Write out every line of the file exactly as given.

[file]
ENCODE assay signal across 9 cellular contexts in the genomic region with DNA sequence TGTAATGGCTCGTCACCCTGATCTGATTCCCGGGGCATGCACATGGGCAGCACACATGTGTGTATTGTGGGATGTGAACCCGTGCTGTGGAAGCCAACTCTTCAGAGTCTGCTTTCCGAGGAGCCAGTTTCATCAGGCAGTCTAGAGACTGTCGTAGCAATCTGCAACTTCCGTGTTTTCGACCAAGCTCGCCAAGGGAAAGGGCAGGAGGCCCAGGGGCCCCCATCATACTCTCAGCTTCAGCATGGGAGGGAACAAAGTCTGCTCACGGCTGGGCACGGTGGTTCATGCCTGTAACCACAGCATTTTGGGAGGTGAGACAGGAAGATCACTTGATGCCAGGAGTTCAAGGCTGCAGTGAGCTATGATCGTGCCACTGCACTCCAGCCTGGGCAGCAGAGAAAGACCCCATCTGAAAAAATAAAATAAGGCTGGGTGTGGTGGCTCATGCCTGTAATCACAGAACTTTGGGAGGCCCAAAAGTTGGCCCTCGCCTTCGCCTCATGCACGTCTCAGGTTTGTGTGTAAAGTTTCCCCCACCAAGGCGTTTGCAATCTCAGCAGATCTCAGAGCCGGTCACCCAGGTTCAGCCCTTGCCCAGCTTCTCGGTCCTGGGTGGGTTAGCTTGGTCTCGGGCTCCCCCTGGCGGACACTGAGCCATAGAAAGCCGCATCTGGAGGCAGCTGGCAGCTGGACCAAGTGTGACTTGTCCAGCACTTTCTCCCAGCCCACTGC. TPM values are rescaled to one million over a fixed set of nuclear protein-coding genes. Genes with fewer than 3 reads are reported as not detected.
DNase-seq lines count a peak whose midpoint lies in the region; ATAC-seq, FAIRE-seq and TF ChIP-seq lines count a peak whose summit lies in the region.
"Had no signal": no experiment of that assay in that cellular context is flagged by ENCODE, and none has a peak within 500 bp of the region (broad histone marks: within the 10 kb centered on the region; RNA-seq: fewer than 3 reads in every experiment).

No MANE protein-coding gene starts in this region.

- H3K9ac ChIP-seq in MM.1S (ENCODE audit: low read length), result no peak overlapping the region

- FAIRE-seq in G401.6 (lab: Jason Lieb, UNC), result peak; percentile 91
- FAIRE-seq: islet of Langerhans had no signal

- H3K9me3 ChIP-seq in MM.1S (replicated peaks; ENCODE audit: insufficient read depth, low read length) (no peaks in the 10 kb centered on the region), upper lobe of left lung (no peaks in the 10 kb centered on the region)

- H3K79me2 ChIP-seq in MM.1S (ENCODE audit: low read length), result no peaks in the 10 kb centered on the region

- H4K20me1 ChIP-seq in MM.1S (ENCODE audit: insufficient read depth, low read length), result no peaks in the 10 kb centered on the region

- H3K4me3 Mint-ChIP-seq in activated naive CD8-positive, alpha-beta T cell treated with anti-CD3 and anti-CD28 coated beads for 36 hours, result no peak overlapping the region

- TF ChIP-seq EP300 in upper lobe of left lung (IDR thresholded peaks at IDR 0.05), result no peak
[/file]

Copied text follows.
ENCODE assay signal across 9 cellular contexts in the genomic region with DNA sequence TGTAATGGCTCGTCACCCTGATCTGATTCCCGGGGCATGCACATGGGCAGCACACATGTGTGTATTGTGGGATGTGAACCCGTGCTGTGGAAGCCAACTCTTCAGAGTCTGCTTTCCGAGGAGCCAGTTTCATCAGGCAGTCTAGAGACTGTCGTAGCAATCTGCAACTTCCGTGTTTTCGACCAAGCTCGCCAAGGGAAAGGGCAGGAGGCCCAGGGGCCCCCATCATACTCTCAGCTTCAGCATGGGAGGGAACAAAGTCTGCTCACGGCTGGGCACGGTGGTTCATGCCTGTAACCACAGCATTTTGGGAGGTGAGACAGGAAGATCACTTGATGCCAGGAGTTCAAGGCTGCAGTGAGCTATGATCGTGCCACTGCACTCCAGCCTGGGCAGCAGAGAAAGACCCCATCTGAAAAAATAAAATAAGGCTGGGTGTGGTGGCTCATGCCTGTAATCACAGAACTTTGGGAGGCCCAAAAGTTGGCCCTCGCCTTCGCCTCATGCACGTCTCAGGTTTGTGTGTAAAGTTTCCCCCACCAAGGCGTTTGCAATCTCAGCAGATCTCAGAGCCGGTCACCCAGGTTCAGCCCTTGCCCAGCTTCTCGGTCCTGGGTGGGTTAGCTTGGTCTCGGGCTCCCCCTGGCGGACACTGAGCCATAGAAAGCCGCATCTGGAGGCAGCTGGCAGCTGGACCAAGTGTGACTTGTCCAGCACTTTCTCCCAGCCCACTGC. TPM values are rescaled to one million over a fixed set of nuclear protein-coding genes. Genes with fewer than 3 reads are reported as not detected.
DNase-seq lines count a peak whose midpoint lies in the region; ATAC-seq, FAIRE-seq and TF ChIP-seq lines count a peak whose summit lies in the region.
"Had no signal": no experiment of that assay in that cellular context is flagged by ENCODE, and none has a peak within 500 bp of the region (broad histone marks: within the 10 kb centered on the region; RNA-seq: fewer than 3 reads in every experiment).

No MANE protein-coding gene starts in this region.

- H3K9ac ChIP-seq in MM.1S (ENCODE audit: low read length), result no peak overlapping the region

- FAIRE-seq in G401.6 (lab: Jason Lieb, UNC), result peak; percentile 91
- FAIRE-seq: islet of Langerhans had no signal

- H3K9me3 ChIP-seq in MM.1S (replicated peaks; ENCODE audit: insufficient read depth, low read length) (no peaks in the 10 kb centered on the region), upper lobe of left lung (no peaks in the 10 kb centered on the region)

- H3K79me2 ChIP-seq in MM.1S (ENCODE audit: low read length), result no peaks in the 10 kb centered on the region

- H4K20me1 ChIP-seq in MM.1S (ENCODE audit: insufficient read depth, low read length), result no peaks in the 10 kb centered on the region

- H3K4me3 Mint-ChIP-seq in activated naive CD8-positive, alpha-beta T cell treated with anti-CD3 and anti-CD28 coated beads for 36 hours, result no peak overlapping the region

- TF ChIP-seq EP300 in upper lobe of left lung (IDR thresholded peaks at IDR 0.05), result no peak